The major fault is the complete lack of a story. You might think, "Hey, Curtis, isn't the story about some killer slashing athletes?" Um, nope, that doesn't qualify as a story. For most of the movie, none of the characters even know there's a killer about. Plus, there's no main character. And nobody has a character arc of any kind.
Yet, there's something charming about the '80s vibe. The score, the aforementioned nudity, the TV movie aesthetic.
Favorite kill aka Most Unrealistic & Contrived Kill: the underwater javelin stabbing. (The javelin effects work in general is pretty top notch.)
Fun fact: Linnea Quigley does some nude body double work in the massage scene.
|Recast the Xenomorph Queen from the end of "Aliens" (1986) with Charlize Theron, and you got "Tully", a full-on nightmare about parenting, specifically breastfeeding in the modern age.
I don't really know how breastfeeding works as I have actually never seen a girl with my own eyes, much less one of their (singular) boobs, but there is a part where Charlize drinks too much and then her boobs hurt so she has to squirt alcohol out of her nipples, and it looked very painful. Sometimes when I park my car facing up on a hill, the door closes on my leg when I am trying to get out and it hurts pretty bad. That's probably the most pain I am ever in, I don't know how that compares to childbirth or shooting alcohol out of your nips. All I know is that I wish Charlize Theron would milk me, or I could get milked by Charlize Theron, you know whichever is more convenient for her schedule. If I am being honest though I really just wish guys had their own boobs, so that I could just milk myself and not be so lonely anymore.
That would be nice.
I wish I could drink too much pomegranate/grape juice so that I could shoot it out of my nipples back into my own mouth again. Then I wouldn't be dropping my entire paycheck in the Safeway juice aisle. That would be all that I need.
There isn't much else to say about this movie, unfortunately. I don't feel like it explored anything other than the brutality of motherhood very well, and the comedy didn't always work for me. Charlize is very sarcastic in this movie, but not even 1/100 as sarcastic as Nicole Kidman is in "Margot at the Wedding" which is the gold standard for miserable parenting escapades in my book.
I heard someone say they didn't like the cover of "You Only Live Twice" which I couldn't disagree with more. I thought it was very pretty and fit this movie even better than it did the James Bond one. "Juno" (same director) had great music too. If you haven't ever listened to Kimya Dawson you are really missing out. "Hidden Vagenda" is probably the greatest name for anything ever.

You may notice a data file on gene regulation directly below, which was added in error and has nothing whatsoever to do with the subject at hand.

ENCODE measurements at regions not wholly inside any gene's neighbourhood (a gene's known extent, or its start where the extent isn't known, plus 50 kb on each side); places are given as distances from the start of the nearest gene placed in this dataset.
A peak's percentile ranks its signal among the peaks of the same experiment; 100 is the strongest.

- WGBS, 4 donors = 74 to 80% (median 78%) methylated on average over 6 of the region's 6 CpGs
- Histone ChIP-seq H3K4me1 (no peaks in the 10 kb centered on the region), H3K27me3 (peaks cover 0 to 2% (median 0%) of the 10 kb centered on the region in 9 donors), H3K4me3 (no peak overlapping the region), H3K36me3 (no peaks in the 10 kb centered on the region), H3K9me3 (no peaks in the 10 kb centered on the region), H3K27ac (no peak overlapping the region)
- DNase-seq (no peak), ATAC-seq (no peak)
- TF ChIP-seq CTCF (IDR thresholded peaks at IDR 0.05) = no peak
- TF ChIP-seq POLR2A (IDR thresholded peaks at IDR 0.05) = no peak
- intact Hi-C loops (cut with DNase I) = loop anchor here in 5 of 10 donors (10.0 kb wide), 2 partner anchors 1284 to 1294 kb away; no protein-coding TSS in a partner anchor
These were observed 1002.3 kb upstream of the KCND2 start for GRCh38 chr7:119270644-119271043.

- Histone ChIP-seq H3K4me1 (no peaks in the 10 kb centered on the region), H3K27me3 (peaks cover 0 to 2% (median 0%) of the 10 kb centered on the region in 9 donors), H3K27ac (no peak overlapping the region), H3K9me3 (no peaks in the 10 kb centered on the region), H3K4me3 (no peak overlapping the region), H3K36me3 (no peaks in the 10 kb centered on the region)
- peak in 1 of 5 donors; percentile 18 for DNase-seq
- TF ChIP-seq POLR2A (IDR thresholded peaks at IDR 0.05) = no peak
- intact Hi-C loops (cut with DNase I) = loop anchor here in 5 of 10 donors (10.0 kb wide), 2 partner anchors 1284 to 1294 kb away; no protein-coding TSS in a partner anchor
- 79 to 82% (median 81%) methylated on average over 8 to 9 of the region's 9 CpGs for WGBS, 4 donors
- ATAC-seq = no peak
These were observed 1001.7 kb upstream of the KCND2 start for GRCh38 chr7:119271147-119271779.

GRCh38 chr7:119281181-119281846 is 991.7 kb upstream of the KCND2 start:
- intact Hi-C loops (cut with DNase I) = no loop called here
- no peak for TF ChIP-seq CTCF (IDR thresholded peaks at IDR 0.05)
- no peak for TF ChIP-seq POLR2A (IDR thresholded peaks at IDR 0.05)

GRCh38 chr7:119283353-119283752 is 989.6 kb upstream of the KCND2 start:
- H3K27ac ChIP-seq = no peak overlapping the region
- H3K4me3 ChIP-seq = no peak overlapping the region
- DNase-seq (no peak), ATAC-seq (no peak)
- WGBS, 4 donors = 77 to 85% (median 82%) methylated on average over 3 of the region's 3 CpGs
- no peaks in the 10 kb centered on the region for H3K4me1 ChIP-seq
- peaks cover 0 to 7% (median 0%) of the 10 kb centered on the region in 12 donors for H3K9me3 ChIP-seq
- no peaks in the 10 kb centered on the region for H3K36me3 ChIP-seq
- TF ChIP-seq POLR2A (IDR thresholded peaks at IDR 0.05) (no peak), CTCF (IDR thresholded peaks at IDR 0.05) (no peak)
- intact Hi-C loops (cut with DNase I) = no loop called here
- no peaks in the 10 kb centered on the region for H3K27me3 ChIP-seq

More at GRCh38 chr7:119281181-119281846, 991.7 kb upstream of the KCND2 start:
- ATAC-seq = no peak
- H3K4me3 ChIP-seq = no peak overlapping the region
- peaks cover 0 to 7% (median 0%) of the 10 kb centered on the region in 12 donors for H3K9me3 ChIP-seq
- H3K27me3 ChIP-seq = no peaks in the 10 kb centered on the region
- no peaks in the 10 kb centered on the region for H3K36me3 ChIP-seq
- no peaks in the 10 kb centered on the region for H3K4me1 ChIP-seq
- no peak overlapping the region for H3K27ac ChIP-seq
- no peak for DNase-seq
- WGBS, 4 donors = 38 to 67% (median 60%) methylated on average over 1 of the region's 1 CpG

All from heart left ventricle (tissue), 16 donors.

Sorry, anyway I just like "Juno" a lot and "Up in the Air" as well because they are about people so far removed from my own existence. "Tully" is the same in that regard, but I don't think it really says much that hasn't been said before.
But what do I know? I think a lot of parents will connect with this movie. I really am not the target audience. Pretty much everyone in the theater besides myself was a middle-aged woman, and they played the trailer for "Book Club" (the movie about milfs who rediscover their vaginas after reading "50 Shades"), so I think I only have myself to blame.
Before I watched "Tully" I hated children, and now that "Tully" is over, I still hate children, and if I ever get the opportunity to drink rat poison and grow double-D tits and then squirt said rat poison into their diseased little mouths, then I will do it without a second thought.
I'm lactating just thinking about it.
|From the beginning, "A Quiet Place" establishes its world and its rules through images and actions rather than words. An artifice that requires discipline to be done correctly because the information needs to be clear and, at the same time, it can't be too obvious to the point of breaking the illusion.
The director and actor, John Krasinski (who is already preparing the sequel) is very clever to put, at the very beginning, one of the most shocking moments of the film. This helps greatly in shaping the atmosphere, especially in relation to the destructive power of the villains.
These creatures, simple as they are in design, cause fear simply because they deliver what they promise: they hunt violently and without rest. You can count on them to give their best at all times, whether the characters are ready or not.
Krasinski must be a video game player because his movie works like a typical survival horror game. Few resources, far more powerful enemies, use of stealth to escape, clear goals and challenges that increase the difficulty with time. The bucolic and familiar tone recalls the recent, yet classic, "The Last of Us". As well as the main characteristic of the creatures: the use of hearing to hunt. However, here the director knows that he needs to reduce the pretensions and the scale because he doesn't have eight hours or more of gameplay to develop the plot.
So what we have here is the absolute essential for the movie to work. Every scene teaches you something about that world. And the main focus is always on the fear generated by impotence before such superior enemies in ever worse situations.
The breathing breaks are brief and very welcome.
The ending and its solution is a little too safe and sound (no pun intended), but I was satisfied with a little crowd pleasing yet tense conclusion.
"A Quiet Place" is a monster movie made with intelligence, practicality, and without pretension. A lesson on how to tell your horror story with less words and more feelings.